Sunday, February 25, 2018

When did the courts stop looking at Marbury v. Madison as "that mandamus case"

In part 1 of this series, I asked one very simple question: "Are progressives telling the truth about Marbury?"

Since we know that progressives don't tell the truth about anything, then we have to start from square one. Why this is important, is progressives have long linked judicial activism to Marbury as the home of every scheme they've devised, but the more I look into it, the less I can see this is true. And if Marbury is not the source of the problem, then we need to identify the real cause. You don't stop cancers with flu medicines and bandaids.

An interesting thing occurs if you look into some of the past court rulings and how/why they either reference or cite Marbury. For clarity, I use "reference" to mean that the judges are aware of Marbury, they are talking about Marbury, but it doesn't necessarily have any direct bearing and its not being used to move the ball down the field. I use "cite", on the other hand, in the context as how Marbury is used in the case Cooper v. Aaron: they cited Marbury as a direct order of precedent for their current action in the case.(My use of cite/reference may or may not be how it is legally used)

Now, progressives tell us today that Marbury is so important, it's such a pinnacle, it granted all of these wondrous powers and it even delivered a new loaf of bread to boot. But then why did the courts for so many years merely look at it as some compartmentalized mandamus case with no other real context? Take for example the 1838 case of Kendall v. United States and others; Mississippi v. Johnson (1866), Ex Parte Bollman and Ex Parte Swartwout (1807), Kendall v. Stokes (1838), United States v. Schurz (1880), and Poindexter v. Greenhow (1885). In some cases, such as Insurance Company v. Comstock (1872) and Reeside v. Walker (1850), Marbury is nothing more than a footnote at the end of the decision, as opposed to a more central part of the opinion/dissent reasoning.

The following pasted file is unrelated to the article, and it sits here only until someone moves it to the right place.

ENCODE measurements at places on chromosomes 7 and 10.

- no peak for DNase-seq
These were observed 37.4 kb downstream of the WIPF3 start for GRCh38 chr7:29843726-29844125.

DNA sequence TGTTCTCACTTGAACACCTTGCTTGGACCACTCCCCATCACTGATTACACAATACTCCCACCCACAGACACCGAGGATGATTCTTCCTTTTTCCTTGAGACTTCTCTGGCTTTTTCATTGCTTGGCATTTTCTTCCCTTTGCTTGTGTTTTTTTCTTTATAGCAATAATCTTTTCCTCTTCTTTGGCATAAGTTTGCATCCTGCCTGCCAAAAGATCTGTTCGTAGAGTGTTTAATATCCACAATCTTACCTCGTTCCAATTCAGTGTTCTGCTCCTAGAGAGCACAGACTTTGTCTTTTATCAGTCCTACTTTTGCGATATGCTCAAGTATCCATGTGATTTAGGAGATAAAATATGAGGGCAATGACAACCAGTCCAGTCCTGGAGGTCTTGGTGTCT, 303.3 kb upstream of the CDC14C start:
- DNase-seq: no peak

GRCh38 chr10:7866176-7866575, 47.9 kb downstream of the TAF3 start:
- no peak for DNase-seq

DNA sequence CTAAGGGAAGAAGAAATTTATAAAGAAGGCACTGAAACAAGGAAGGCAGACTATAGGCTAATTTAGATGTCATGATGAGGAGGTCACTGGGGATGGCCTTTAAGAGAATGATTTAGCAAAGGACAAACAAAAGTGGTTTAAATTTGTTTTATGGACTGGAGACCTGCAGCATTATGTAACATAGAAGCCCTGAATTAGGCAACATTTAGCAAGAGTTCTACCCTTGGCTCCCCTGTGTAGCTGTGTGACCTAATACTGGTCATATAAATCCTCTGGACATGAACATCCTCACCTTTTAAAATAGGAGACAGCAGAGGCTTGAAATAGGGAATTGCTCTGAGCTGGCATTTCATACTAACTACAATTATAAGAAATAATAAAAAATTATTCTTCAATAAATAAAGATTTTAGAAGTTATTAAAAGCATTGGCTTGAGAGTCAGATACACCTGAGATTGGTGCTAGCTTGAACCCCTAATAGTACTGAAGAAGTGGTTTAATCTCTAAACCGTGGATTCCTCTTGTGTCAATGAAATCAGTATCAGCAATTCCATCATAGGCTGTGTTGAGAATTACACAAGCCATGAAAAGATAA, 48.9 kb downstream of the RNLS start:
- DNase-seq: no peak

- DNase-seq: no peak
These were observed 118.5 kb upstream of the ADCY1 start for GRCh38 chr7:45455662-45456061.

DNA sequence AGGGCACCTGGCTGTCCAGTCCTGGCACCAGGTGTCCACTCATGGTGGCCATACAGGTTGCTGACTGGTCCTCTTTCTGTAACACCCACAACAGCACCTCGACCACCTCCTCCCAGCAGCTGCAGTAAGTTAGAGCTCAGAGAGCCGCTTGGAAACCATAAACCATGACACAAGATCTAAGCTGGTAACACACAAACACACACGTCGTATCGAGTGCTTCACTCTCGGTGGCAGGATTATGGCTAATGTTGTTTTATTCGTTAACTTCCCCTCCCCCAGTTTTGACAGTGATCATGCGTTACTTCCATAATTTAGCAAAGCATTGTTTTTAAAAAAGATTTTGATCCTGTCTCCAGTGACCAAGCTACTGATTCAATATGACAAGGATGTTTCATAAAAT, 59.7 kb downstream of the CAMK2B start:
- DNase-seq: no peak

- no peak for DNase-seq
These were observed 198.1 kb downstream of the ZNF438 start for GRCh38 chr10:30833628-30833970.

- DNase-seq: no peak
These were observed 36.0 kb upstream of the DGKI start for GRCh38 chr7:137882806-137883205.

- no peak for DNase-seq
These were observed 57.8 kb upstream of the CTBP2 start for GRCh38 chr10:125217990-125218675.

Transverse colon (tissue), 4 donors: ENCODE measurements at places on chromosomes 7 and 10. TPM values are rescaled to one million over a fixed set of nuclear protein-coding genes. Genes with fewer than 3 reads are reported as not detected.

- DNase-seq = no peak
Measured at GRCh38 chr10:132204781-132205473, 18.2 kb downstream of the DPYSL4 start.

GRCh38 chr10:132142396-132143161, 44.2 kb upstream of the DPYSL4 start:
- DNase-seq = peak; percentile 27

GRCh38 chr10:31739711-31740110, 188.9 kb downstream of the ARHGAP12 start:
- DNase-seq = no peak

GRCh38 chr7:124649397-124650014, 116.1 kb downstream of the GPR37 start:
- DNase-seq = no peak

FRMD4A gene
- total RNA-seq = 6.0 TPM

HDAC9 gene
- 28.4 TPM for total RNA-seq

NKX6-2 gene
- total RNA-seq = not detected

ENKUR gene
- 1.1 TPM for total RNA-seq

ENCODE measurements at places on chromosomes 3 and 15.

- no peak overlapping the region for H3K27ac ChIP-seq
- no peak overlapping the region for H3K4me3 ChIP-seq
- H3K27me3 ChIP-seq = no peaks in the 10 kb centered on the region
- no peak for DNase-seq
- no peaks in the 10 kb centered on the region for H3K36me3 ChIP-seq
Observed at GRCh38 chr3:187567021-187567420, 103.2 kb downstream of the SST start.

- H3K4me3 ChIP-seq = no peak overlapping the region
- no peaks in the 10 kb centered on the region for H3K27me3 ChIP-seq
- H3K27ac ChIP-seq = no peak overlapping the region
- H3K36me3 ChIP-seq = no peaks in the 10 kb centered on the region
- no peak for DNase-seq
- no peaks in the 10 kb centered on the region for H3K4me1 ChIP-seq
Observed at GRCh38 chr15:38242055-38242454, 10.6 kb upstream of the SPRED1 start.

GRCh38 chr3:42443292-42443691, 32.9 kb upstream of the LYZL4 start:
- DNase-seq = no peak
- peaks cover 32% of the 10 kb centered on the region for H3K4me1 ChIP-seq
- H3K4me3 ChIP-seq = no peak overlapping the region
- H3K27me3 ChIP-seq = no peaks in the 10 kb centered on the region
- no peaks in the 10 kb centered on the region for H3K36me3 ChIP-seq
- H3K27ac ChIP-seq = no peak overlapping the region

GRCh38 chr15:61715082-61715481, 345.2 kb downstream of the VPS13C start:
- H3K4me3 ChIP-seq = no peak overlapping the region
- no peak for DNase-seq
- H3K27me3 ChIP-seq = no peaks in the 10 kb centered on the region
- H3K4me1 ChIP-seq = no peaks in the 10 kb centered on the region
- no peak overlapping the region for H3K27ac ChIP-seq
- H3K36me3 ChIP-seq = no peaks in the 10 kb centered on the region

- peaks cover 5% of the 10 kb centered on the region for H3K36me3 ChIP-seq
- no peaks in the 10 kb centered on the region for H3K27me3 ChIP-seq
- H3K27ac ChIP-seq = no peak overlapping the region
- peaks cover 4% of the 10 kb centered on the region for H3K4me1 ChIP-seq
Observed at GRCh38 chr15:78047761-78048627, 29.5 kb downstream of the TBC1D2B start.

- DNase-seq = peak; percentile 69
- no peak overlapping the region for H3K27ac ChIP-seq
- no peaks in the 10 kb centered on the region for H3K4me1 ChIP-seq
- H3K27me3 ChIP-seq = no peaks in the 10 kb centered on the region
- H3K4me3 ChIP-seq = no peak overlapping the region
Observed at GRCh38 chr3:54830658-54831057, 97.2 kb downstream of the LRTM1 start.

You will notice by the dates above, that I focused in on cases that existed prior to the perversion of progressivism. Prior to basically 1900. I am sure there are other court cases, but you get the point.

I do want to make it plainly explicit here, I am only taking a cursory look into cases which are coming into contact with Marbury, and looking at what these cases are saying and the context of how they are saying it. Some of these cases are thousands and taken together tens of thousands of words long - I haven't read all of these word for word. However, it does stand to reason that we have a huge gap between 1803 and the 1930s before the courts truely start becoming this out of control monstrosity. Well Marbury wasn't decided in 1929!! So why the gap? Why does this over 100 year gap exist between when the courts supposedly went out of control, to when they finally decided to go out of control? Shouldn't this big black hole gravity-well be nonexistent? Shouldn't it be 1805 and 1809 when all of this is occurring, and not 1958? None of what the progressives assert makes any sense at all when closely examined, particularly with a calendar in hand.